Both sexes fully winged. Body and legs uniformly brown; female with antennal segment III yellow with apical margin slightly shaded, segments II and IV brown; fore wings with posterior margin dark except for base and apex, extending forward almost to first longitudinal vein. Head with no long setae; pronotal posteromarginal setae stouter than pronotal discal setae. Fore tarsus apically with stout recurved ventral hamus. Antennae 9-segmented, segment III with short linear sensorium, IV with sensorium more than 0.5 as long as segment and curved at apex, V–IX forming a single unit with V longer than VI–IX. Metanotal sculpture forming arcuate reticulation around anterior margin. Marginal setae on sternites arising at or close to margin; sternite VII supernumerary paired setae arising sub-marginally.
Male with paired tubercles on tergites IV–V; tergite IX with stout, blunt and curved seta anterolateral to bifurcate clasper.
A. kuwanaii is a member of a species-complex in which the fore wing bears a longitudinal dark area along the posterior margin, with or without a transverse dark band as well. Most of the species in this group are from North America, and the separation of A. crucifer and A. hartleyi from A. kuwanaii remains unsatisfactory. These three are identical in both sexes in their detailed structure, apart from the incomplete sub-basal transverse dark band on the fore wings of A. kuwanaii, and the absence of a pair of stout setae lateral to the clasper on tergite IX of male A. hartleyi. Moreover, the records given by Bailey (1957) indicate that the two species have been collected together on several occasions. The females of A. hesperus are also similar to those of A. kuwanaii, but the males have very reduced, non-bifurcate, claspers. Just over 90 species are placed currently in the genus Aeolothrips, of which more than 50 are from the Palaearctic Region (mainly Europe), and 28 from the Nearctic (mainly western USA). Only two species are recorded from the Neotropics; the one from Chile is probably the same as A. fasciatus, and the one from Panama is probably not a member of this genus (Mound & Marullo, 1996).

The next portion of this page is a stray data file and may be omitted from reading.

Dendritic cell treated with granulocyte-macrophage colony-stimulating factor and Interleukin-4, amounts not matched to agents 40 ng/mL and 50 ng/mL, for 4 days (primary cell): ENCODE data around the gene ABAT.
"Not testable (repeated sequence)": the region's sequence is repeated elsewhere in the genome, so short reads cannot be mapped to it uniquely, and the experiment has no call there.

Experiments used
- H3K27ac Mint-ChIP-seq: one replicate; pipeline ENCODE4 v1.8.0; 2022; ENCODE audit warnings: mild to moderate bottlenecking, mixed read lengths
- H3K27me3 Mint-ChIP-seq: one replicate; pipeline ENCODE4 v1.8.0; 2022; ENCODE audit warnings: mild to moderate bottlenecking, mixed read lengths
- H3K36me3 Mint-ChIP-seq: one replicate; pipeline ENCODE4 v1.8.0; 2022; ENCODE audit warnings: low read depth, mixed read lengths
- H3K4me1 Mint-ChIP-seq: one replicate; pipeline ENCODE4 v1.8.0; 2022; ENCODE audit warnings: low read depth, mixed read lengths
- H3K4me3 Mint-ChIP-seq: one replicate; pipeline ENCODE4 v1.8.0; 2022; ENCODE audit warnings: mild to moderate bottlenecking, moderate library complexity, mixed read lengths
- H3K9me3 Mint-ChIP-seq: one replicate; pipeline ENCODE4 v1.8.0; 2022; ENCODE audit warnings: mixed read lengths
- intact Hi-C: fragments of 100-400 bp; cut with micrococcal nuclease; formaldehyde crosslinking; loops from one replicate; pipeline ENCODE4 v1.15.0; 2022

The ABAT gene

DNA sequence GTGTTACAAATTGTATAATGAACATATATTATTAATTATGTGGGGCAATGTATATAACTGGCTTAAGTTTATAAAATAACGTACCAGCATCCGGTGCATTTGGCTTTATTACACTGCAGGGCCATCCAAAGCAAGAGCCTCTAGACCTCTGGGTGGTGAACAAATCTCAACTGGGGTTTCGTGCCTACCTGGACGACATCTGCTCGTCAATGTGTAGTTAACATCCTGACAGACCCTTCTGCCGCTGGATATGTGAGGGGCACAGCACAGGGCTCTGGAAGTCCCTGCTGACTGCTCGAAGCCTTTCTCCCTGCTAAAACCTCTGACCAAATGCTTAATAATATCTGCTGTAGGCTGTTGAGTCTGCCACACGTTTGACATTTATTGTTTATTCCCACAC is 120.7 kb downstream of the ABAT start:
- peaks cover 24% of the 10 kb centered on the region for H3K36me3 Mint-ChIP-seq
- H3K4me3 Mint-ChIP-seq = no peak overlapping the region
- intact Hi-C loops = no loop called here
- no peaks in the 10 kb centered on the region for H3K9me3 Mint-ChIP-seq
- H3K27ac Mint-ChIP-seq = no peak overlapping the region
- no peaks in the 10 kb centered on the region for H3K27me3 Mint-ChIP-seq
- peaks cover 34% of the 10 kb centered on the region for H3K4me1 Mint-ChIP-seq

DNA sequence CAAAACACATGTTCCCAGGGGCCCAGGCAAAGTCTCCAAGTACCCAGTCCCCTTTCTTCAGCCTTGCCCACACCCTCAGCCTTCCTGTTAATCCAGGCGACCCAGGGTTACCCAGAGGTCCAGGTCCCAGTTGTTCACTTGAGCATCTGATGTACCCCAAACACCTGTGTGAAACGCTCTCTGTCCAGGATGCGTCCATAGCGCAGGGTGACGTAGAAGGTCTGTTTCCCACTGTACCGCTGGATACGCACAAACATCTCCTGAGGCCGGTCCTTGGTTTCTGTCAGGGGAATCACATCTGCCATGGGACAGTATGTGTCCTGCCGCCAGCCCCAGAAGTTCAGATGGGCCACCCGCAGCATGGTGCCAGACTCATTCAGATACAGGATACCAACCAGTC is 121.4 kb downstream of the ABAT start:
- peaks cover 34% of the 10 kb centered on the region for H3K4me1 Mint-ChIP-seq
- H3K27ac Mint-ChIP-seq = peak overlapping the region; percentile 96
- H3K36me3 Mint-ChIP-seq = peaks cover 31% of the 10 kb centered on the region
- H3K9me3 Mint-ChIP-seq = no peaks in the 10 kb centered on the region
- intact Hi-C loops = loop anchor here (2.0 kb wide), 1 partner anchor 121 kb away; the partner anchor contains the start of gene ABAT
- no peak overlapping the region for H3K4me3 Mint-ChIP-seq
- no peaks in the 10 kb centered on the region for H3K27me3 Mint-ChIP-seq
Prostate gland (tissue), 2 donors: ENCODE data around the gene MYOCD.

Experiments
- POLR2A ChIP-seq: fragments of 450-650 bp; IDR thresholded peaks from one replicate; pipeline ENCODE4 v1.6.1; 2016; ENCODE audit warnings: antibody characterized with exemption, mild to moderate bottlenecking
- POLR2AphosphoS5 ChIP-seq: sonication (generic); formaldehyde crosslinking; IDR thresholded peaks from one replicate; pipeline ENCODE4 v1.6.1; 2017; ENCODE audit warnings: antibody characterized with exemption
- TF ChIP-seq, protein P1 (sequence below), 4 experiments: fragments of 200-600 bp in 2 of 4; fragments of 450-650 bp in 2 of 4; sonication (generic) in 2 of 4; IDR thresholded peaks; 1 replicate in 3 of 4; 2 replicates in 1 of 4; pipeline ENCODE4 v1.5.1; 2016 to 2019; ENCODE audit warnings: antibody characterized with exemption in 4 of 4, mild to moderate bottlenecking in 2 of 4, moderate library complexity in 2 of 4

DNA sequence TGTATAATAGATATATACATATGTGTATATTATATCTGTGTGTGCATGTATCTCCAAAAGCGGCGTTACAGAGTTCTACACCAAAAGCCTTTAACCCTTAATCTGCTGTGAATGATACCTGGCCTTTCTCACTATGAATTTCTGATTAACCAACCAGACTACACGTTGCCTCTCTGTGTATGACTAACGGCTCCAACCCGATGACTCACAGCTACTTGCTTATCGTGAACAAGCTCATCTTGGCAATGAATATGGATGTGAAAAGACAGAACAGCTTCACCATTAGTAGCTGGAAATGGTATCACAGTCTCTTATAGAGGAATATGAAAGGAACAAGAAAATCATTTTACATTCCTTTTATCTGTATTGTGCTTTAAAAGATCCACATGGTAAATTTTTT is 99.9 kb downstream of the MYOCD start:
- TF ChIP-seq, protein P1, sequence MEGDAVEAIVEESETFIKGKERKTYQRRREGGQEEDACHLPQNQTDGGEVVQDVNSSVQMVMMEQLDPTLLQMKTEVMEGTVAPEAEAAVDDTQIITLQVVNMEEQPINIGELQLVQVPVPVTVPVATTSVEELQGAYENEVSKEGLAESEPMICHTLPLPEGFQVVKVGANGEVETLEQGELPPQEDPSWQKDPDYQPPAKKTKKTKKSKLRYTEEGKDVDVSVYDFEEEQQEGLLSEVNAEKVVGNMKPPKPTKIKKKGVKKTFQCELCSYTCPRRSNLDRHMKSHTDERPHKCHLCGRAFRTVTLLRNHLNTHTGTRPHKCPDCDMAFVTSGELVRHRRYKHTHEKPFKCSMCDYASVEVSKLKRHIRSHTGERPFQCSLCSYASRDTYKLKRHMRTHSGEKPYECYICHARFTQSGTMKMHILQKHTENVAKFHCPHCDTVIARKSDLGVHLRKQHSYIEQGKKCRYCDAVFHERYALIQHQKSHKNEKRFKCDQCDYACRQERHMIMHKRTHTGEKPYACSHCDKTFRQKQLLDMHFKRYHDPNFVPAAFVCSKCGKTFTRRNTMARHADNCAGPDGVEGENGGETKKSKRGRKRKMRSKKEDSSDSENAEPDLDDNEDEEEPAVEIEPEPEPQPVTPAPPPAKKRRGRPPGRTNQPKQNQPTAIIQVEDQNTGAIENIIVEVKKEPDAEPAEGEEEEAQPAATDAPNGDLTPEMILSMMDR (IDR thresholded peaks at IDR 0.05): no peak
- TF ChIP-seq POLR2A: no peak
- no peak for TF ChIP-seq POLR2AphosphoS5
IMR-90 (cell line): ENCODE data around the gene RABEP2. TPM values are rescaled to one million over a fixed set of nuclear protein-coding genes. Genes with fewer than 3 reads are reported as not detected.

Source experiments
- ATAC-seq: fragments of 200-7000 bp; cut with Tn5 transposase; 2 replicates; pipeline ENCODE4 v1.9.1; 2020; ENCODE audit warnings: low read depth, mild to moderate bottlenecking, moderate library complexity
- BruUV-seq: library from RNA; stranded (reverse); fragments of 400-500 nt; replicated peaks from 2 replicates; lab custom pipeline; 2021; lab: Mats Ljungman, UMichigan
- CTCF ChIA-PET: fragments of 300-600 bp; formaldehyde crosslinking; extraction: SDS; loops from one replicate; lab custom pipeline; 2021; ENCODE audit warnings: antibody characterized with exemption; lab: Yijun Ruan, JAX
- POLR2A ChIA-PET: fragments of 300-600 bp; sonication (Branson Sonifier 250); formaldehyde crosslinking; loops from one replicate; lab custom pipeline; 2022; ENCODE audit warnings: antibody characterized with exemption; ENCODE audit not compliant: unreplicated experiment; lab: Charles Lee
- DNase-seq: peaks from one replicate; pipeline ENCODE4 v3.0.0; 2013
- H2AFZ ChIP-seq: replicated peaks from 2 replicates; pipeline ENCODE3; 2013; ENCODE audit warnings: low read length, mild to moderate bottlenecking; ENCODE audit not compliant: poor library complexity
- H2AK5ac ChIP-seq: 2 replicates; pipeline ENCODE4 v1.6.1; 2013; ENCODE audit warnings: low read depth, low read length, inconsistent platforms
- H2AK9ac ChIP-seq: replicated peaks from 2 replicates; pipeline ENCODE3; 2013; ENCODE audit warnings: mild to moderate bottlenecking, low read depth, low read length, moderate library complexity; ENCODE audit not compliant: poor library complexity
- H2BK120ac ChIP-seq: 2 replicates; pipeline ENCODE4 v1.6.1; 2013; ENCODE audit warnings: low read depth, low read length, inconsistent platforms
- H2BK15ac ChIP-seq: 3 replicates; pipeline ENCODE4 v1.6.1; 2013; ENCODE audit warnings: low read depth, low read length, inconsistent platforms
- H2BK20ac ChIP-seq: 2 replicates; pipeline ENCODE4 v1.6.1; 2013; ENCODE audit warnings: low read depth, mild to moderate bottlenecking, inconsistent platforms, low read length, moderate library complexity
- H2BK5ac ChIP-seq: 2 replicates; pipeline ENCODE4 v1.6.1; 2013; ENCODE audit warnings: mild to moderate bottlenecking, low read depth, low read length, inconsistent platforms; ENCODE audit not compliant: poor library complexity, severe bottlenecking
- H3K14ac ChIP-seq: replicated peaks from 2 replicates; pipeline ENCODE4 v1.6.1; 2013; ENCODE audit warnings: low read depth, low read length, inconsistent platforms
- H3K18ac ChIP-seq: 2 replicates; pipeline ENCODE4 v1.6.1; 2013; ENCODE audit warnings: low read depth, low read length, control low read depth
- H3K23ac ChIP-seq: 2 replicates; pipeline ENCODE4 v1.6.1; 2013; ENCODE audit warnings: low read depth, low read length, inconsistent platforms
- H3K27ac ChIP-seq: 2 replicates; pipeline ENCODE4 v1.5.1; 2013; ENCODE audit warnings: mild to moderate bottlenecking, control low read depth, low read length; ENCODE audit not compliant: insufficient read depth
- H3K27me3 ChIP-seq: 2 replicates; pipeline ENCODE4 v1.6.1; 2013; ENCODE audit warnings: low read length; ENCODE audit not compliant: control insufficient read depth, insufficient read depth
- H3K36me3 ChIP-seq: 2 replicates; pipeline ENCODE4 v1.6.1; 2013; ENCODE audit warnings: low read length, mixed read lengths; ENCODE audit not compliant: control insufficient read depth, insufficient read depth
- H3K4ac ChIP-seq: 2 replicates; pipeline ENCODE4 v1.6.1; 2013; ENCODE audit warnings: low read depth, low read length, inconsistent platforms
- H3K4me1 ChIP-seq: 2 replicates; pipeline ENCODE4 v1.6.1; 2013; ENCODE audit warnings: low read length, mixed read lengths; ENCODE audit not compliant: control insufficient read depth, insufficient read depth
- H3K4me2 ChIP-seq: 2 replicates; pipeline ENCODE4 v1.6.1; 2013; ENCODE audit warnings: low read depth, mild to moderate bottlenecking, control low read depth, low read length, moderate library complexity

Aeolothrips kuwanaii Moulton
Flower-living, but probably a facultative predator with a mixed diet of pollen and the larvae of other thrips.
Collected from the flowers of a wide range of plants, with no recorded specificity.
California, Arizona, Nevada, Utah, Oregon, Washington, British Columbia.